Awareness of today’s vast and complex cyber risk landscape is in decline among local SMEs, this year’s QBE SME Survey for Singapore has revealed.

Six hundred fifty SMEs were surveyed between December 2023 and January 2024, whereby Singaporean SME business leaders were polled for their views on operational risks that most affect SMEs – covering the areas of cybersecurity, AI, and workplace safety and health (WSH).

Forty seven percent of respondents said that they were fully informed of possible cyber risks, 10% less than the 57% recorded last year. As 2024 saw a smaller number of SMEs (25%) affected by cyber events (38% in 2023), this likely resulted in a decrease in awareness of possible cyber risks.

That said, the number of executives who felt they were somewhat aware of cyber risks rose, from 40% last year to 48% this year, suggesting an acknowledgement of new risks that they may not yet know of. The top three risks cited by survey respondents include malware (43%), data breaches (43%), and phishing and smishing (39%).

The survey also found that the proportion of SMEs that don’t have any processes or protection against cybers risks also rose dramatically, from 9% last year to 19% this year. Shun Quan Goh, head, underwriting, retail & SME, QBE Singapore, said, “This number shows how vulnerable SMEs may be to cyber risks, and underscores the need for companies to educate, upskill and protect themselves in this area. Businesses cannot afford to be complacent about cyber security, it really is a matter of when, and not if, a cyber breach happens.”

Of those with some form of protection, 59% of SMEs cited software solutions as the main form of protection for cyber security, followed by staff training (46%), dedicated staff to handle cyber security (44%) and policies for handling potential cyber risks (43%). Of note, just 38% of SMEs have insurance for cyber security risks, but over half (55%) of respondents have cited an openness to purchase cybersecurity insurance this year.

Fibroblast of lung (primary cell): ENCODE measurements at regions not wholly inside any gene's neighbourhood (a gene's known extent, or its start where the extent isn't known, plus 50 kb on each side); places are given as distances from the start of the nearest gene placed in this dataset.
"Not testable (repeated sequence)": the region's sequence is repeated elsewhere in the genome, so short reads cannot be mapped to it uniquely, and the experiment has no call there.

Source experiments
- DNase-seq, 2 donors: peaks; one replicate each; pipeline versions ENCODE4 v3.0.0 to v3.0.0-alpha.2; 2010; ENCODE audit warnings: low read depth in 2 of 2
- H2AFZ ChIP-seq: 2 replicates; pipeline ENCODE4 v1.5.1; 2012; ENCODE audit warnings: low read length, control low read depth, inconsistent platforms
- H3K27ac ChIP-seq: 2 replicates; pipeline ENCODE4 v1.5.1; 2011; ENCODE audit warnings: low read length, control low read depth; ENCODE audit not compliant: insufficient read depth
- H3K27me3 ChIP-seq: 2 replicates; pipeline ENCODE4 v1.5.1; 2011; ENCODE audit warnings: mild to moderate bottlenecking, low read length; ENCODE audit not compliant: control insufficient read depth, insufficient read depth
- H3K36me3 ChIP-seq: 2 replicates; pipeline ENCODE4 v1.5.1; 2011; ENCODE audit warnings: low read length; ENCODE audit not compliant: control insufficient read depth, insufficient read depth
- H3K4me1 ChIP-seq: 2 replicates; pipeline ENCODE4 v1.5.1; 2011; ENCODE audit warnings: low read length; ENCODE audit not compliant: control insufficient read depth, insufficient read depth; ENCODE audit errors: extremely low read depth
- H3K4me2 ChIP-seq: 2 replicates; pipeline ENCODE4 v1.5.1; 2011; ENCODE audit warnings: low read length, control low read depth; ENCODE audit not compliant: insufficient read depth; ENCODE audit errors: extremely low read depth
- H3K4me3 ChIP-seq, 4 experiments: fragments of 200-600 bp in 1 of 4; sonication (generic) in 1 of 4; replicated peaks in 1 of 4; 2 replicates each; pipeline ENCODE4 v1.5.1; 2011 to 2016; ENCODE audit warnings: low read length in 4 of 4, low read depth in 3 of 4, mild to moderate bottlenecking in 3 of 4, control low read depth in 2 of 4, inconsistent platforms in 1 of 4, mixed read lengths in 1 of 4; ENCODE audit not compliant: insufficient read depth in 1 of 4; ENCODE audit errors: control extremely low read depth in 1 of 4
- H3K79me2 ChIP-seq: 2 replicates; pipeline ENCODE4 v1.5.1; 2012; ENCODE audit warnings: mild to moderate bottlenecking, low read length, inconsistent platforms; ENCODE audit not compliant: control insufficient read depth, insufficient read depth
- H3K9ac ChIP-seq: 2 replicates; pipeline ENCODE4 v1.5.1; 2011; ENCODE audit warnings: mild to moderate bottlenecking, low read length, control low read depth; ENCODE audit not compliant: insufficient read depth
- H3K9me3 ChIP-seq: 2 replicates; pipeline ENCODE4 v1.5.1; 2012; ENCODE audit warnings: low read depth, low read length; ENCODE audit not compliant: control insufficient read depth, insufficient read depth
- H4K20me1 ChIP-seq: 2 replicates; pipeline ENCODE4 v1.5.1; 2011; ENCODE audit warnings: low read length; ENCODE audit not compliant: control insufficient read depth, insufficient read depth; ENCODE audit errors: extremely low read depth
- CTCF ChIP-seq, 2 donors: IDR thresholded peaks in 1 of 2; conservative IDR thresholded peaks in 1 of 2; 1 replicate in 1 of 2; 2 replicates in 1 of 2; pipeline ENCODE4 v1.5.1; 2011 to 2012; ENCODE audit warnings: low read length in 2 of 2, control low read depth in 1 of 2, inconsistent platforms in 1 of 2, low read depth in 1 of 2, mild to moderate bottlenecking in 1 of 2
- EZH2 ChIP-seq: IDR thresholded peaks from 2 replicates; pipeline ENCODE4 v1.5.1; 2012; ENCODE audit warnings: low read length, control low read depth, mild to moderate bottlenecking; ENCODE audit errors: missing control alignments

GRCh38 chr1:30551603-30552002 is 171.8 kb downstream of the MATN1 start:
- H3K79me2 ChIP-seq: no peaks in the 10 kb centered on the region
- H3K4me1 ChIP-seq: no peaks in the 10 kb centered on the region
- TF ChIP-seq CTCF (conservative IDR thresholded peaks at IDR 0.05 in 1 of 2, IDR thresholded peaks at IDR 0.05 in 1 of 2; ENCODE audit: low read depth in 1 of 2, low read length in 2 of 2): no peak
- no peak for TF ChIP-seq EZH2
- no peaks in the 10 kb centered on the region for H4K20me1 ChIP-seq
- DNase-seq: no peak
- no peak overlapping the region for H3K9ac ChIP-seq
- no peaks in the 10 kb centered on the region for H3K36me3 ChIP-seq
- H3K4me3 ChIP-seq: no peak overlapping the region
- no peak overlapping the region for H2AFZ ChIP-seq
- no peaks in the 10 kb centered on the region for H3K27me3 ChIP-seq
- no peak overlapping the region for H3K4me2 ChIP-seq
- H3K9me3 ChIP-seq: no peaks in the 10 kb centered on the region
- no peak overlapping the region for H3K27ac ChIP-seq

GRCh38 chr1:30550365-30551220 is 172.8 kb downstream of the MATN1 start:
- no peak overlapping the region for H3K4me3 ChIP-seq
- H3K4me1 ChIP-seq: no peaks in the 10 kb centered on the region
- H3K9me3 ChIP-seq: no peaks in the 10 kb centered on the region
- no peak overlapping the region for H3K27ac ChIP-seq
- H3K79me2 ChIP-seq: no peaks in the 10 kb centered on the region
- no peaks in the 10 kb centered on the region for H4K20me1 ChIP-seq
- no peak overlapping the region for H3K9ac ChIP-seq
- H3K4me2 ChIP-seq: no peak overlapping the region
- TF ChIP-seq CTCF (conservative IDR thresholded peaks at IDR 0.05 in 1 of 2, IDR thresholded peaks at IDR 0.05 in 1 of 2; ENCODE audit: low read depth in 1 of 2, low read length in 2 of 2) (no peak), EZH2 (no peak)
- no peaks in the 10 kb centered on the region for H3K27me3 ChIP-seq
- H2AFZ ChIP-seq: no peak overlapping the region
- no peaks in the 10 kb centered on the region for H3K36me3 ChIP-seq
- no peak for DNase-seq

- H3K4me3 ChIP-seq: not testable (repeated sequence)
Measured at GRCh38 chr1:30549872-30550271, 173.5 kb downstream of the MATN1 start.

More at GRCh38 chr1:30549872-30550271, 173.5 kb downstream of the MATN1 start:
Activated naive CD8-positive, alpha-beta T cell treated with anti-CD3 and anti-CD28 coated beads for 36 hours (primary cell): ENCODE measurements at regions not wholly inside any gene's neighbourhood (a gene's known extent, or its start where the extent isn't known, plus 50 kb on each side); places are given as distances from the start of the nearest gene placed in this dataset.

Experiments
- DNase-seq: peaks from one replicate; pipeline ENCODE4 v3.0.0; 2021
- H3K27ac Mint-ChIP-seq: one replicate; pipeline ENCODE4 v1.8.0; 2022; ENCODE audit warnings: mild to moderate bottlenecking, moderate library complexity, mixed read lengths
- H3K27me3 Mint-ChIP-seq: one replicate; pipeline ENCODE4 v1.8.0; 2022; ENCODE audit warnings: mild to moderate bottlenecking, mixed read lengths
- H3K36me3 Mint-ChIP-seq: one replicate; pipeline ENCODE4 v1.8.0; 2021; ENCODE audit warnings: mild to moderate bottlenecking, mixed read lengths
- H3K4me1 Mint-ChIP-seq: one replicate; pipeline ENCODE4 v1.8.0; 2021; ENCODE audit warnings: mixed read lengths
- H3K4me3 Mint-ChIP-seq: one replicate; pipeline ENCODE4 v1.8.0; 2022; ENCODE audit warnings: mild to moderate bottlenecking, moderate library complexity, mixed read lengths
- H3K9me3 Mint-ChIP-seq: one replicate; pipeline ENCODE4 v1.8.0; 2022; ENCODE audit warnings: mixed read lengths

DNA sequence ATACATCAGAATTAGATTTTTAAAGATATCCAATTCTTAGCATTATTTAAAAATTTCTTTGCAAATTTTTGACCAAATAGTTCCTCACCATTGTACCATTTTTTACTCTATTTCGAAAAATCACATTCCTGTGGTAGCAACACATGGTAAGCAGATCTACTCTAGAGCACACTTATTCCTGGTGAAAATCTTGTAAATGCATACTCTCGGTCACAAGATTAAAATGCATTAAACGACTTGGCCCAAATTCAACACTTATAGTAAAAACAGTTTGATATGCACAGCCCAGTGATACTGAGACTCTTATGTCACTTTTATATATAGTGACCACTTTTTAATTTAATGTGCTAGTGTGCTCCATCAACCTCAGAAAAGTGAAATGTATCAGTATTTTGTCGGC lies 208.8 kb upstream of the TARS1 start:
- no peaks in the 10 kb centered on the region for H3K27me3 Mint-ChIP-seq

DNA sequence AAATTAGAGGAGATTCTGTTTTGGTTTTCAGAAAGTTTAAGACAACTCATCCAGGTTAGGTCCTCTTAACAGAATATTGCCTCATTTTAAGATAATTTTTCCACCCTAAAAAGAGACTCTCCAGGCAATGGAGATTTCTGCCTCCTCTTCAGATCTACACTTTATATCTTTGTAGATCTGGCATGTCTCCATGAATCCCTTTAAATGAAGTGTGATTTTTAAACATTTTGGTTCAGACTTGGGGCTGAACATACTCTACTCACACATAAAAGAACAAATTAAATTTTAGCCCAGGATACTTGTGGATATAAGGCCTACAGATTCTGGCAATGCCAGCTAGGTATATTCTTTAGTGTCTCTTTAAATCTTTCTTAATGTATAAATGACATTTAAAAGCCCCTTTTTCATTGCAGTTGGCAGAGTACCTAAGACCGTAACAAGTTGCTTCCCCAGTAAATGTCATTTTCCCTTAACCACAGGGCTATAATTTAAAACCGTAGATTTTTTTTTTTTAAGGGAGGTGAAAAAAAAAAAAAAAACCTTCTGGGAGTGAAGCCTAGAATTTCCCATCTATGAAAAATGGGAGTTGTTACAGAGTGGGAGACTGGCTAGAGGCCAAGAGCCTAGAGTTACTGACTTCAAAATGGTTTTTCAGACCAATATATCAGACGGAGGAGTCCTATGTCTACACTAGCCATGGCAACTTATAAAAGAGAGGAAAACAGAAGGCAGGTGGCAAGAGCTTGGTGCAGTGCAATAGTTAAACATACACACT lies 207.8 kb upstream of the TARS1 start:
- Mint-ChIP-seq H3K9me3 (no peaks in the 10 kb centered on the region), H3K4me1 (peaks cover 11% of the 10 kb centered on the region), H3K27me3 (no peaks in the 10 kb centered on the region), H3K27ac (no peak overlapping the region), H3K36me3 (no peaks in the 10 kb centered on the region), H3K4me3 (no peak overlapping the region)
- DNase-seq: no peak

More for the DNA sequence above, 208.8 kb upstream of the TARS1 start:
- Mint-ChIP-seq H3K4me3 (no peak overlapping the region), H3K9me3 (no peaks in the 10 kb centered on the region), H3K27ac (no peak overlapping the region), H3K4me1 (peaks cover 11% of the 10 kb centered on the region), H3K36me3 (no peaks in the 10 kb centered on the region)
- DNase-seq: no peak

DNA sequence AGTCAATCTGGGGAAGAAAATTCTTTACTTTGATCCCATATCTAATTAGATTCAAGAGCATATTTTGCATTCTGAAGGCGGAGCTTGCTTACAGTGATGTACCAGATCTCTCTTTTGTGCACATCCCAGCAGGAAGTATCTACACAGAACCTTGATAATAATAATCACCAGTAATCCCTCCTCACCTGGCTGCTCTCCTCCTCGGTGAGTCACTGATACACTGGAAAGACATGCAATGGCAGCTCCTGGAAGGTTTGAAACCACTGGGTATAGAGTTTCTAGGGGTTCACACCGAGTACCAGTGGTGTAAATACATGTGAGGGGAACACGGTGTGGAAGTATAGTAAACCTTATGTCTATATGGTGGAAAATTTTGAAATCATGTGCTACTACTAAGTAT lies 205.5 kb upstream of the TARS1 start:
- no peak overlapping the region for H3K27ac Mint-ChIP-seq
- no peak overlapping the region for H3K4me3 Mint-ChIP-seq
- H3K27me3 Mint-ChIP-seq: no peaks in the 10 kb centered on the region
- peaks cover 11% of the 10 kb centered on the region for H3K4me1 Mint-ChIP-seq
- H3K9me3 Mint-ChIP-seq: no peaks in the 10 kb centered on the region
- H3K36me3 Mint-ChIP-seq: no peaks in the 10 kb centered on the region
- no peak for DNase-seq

Goh added, “The cyber risk landscape evolves quickly, and it can be hard to keep up. This is reflected in our survey, with the majority of SME executives saying they don’t fully understand the threat domain. This is where insurance comes to the fore: not only can we help businesses manage and transfer the risk, we can help them stay ahead of emerging trends.”

AI is not a job displacer, but a productivity enabler

While much has been said of the potential of AI to replace human workers across swathes of the labour force, most survey respondents do not share this view. One-third (32%) of survey respondents expect AI to eventually replace or take over jobs in their company.

About a third of SMEs (30%) said that AI was a threat to business activity, but interviewees were mostly unconcerned about the nefarious potential of AI, with only 15% concerned about an AI-instigated cyber-attack; 10% concerned over privacy issues and identity breaches caused by AI; and a mere 6% concerned with data leakages brought about by the advanced technology.

Overall, almost half (49%) said that AI has had and/or will have an impact on their business productivity, particularly a positive one the data suggests, in the areas of automated response (6%), routine manual work/tasks (6%) and finance/accounting/audit functions (4%).

Goh commented, “AI certainly has the potential to be a great enabler of better productivity, and I would urge SMEs not to lose sight of the risks as they embrace this technology and all the benefits that can come with it.”

Workplace safety incidents decreasing

Action taken by SMEs in the last 12 months have improved health and safety overall, with 63% reporting no workplace safety incidents this year, compared to 55% last year. The top three actions taken by SMEs to ensure worker safety were fire safety (44%), electrical safety (37%) and general workplace training (37%). Comparatively, the top three actions that were taken the year prior were fire safety (54%), electrical safety (47%), and machinery, plant and equipment safety (40%), indicating a safer physical working environment.[1]

At the same time, the proportion of SMEs that find mental health either very important or somewhat important fell slightly from 94% last year to 89% this year.

Nonetheless, 51% of SMEs feel that mental health is very important within the WSH paradigm , while 89% overall feel it’s important. The steps taken by these businesses to ensure metal and physical wellbeing include offering flexible work hours (44%), work-from-home arrangements (35%), and health and wellness benefits (28%). In addition to offering wellness programmes and benefits to support employee wellbeing, implementing a comprehensive Employee Compensation Insurance (ECI) plan can aid businesses in safeguarding themselves.

Ronak Shah, CEO of QBE Singapore said, “At QBE, we actively support SMEs in their efforts to prioritise employee well-being within their workplaces. Our aim is to empower SMEs to create positive organisational cultures while ensuring the security and support of their valued workforce. By taking proactive steps to address employee well-being and risk management, SMEs can strengthen their resilience and pave the way for sustained success in today’s competitive talent market.”

For results of the same survey conducted with Hong Kong SMEs, please visit this link.


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